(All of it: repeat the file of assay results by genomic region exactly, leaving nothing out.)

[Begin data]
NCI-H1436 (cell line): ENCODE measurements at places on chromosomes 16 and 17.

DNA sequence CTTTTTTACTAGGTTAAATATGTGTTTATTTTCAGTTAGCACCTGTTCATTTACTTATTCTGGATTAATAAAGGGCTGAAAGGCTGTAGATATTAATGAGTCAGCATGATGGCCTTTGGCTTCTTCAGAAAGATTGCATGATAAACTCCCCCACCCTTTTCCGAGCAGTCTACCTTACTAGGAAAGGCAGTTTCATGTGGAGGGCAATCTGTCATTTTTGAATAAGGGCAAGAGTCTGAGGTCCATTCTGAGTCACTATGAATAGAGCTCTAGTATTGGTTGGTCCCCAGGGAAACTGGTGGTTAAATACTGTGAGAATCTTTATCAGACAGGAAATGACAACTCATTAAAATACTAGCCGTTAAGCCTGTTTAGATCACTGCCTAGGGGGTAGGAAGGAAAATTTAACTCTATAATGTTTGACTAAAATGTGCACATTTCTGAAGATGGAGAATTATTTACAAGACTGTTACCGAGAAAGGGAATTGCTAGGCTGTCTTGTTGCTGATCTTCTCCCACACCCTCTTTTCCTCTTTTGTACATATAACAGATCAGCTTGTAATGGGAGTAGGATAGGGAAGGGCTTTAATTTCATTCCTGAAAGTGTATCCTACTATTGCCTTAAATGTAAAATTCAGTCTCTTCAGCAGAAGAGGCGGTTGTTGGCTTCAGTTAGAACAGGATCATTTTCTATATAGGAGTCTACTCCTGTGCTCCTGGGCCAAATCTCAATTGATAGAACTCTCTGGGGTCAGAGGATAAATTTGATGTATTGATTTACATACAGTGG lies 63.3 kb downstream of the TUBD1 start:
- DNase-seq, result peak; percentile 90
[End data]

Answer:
NCI-H1436 (cell line): ENCODE measurements at places on chromosomes 16 and 17.

DNA sequence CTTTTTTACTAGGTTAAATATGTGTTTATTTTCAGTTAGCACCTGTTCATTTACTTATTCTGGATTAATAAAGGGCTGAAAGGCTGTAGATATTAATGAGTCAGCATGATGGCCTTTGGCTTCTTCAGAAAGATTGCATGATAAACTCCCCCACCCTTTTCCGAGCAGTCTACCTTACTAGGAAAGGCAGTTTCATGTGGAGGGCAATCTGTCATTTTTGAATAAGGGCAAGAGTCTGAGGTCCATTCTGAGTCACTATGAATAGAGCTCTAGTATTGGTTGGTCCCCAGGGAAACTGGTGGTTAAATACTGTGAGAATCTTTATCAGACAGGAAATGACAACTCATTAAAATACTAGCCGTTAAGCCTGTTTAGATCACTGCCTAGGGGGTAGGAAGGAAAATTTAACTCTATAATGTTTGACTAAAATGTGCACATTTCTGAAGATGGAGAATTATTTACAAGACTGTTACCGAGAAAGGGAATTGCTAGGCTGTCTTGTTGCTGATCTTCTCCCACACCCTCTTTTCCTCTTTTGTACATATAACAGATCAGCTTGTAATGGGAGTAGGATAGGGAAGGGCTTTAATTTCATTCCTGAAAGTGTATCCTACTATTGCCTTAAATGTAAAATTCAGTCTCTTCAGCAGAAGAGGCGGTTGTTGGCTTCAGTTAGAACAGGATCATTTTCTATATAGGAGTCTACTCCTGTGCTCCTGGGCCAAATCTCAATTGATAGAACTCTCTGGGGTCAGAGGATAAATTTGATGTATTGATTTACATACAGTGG lies 63.3 kb downstream of the TUBD1 start:
- DNase-seq, result peak; percentile 90